Physiotherapists and podiatrists working within the NHS are currently adjusting to one of the biggest changes to their method of operating in several years, following the introduction of independent prescribing powers earlier this year.
Introduced by the Department of Health in August 2013, the new legislation saw the UK become the first country in the world in which physiotherapists and podiatrists are able to prescribe medication to their patients without needing to hold further consultations with GPs.
The move was designed to provide physiotherapy professionals with greater autonomy, save time for GPs and offer greater convenience to patients, but in order for this to be achieved, medical staff need to be aware of all of the implications of the new rules - both in terms of the new expectations placed upon them and the long-term changes that could result.
Background and benefits
The independent prescribing laws were granted parliamentary approval in July 2013, following many years of lobbying from industry bodies such as the Chartered Society of Physiotherapy (CSP) and the College of Podiatry.
The aim of this new legislation is to reduce the amount of bureaucracy involved in providing patients with access to therapies such as painkillers and anti-inflammatory agents, as doctors will no longer need to counter-sign prescriptions drawn up by physiotherapists who are already supplementary prescribers.
This also facilitates the delivery of care closer to home, making it easier for people to remain in and return to work, while also enabling self-care and self-management of various long-term conditions.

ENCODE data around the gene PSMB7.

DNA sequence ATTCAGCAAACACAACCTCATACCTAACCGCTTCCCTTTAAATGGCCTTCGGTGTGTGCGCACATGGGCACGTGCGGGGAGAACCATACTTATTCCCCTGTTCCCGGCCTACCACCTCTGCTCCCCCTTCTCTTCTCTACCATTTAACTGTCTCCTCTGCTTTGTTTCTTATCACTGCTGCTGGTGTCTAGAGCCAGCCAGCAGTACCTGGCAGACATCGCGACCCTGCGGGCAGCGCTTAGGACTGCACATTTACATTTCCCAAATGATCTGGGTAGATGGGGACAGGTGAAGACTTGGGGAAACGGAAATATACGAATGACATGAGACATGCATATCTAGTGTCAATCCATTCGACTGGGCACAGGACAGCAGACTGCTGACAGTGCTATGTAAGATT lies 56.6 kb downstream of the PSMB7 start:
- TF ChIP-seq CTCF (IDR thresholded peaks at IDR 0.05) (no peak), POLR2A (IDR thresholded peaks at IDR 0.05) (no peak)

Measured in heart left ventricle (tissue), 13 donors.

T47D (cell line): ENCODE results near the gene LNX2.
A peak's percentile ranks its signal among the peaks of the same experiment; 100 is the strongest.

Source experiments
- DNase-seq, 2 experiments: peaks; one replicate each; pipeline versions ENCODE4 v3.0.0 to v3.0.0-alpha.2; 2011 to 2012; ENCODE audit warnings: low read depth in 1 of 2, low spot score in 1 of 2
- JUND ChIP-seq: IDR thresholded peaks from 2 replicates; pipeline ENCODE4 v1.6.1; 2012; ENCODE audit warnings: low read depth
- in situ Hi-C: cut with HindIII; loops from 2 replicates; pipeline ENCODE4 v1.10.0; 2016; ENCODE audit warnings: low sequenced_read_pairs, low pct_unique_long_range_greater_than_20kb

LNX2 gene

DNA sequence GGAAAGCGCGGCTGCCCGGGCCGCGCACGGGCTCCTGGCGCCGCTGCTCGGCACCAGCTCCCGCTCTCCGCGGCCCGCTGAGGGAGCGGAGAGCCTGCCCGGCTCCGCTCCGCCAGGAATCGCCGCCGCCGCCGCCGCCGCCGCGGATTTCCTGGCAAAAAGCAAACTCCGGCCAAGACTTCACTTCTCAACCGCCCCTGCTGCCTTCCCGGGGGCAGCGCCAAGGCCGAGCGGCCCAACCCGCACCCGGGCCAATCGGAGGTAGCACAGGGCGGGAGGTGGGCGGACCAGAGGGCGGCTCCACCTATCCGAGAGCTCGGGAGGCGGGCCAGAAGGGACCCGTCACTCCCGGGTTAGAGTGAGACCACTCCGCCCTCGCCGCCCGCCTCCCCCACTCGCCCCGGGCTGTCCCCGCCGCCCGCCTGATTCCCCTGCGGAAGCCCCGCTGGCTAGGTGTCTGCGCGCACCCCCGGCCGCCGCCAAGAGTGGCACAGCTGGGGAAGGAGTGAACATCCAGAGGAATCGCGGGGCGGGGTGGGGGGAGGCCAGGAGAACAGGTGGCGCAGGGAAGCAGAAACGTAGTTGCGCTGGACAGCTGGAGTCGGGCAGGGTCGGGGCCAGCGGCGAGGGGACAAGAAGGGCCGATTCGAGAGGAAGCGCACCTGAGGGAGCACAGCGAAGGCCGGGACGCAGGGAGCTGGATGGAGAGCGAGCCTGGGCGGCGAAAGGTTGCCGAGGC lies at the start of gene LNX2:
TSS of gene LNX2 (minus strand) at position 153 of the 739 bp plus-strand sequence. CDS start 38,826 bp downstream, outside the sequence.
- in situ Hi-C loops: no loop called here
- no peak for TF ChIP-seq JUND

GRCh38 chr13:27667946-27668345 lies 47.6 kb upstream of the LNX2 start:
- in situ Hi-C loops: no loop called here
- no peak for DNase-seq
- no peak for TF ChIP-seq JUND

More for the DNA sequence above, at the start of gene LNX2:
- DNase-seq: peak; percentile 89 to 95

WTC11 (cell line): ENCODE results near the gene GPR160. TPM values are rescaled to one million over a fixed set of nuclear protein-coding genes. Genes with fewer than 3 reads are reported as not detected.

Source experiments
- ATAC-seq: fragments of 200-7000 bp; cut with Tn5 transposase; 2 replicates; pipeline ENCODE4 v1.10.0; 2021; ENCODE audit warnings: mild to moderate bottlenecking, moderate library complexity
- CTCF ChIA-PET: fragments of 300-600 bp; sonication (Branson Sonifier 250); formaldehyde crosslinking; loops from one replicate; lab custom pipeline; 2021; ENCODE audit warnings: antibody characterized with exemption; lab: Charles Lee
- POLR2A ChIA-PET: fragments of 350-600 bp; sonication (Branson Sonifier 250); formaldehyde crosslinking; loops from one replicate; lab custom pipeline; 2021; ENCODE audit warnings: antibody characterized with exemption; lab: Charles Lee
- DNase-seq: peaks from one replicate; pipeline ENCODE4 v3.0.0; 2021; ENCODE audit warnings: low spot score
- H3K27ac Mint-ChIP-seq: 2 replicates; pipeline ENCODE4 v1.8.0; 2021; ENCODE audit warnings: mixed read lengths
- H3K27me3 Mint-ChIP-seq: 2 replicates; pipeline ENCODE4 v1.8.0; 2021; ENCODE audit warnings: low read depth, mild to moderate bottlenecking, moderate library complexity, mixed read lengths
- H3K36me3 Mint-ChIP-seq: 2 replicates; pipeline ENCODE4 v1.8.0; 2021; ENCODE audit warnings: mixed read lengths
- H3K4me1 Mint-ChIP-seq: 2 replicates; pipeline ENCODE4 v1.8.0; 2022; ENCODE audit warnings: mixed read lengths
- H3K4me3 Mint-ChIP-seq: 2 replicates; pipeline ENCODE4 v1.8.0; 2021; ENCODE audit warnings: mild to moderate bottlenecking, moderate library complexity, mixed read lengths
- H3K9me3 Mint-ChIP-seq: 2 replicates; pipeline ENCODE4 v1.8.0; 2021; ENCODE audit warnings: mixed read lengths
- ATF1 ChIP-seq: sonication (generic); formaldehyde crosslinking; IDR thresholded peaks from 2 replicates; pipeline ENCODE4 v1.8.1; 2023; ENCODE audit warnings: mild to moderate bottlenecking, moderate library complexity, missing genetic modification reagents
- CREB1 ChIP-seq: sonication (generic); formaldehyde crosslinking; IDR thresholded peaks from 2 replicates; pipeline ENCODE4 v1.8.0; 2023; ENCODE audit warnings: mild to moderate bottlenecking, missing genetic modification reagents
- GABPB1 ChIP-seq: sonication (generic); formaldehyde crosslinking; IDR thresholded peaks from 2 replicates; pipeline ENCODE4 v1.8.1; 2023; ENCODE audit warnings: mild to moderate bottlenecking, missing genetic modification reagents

New regulatory requirements
However, it is vital to remember that not all practitioners will be able to make use of these new powers. Those wishing to do so will need to complete a training course approved by the Health and Care Professions Council (HCPC) and will only be able to prescribe medicines relevant to their role.
According to the CSP, it is likely that the changes will be most relevant to advanced practitioners, such as those working in the fields of respiratory, neuro, women's health and chronic pain. Independent prescribers will need to show they have appropriate clinical governance in place and that there is a specific need for this service.
Training is likely to be similar to the courses currently available for those applying for supplementary medicine prescribing status, with several universities offering part-time courses of around six months in length.
Since the validation of appropriate courses by the HCPC takes time, it is expected that the majority of relevant training schemes will become available in early 2014, with the first physiotherapists and podiatrists receiving their qualifications next summer.
The CSP advises that courses will cost at least £2,000 for those who are self-funding, although professionals within the NHS may be paid for by their employer.
Following the announcement of these new regulations for England, the CSP called on medical professionals in Scotland, Wales and Northern Ireland to lobby their local MPs to introduce similar measures across the UK.
The Scottish government has subsequently confirmed that progress is being made towards this goal in terms of amending current legislation, with physiotherapist/podiatrist prescribing short conversion programmes set to commence in Scottish universities in January 2014.
It is expected that Wales and Northern Ireland will follow suit, ensuring physiotherapists and podiatrists throughout the UK will have access to these new powers and responsibilities within a relatively consistent timeframe.
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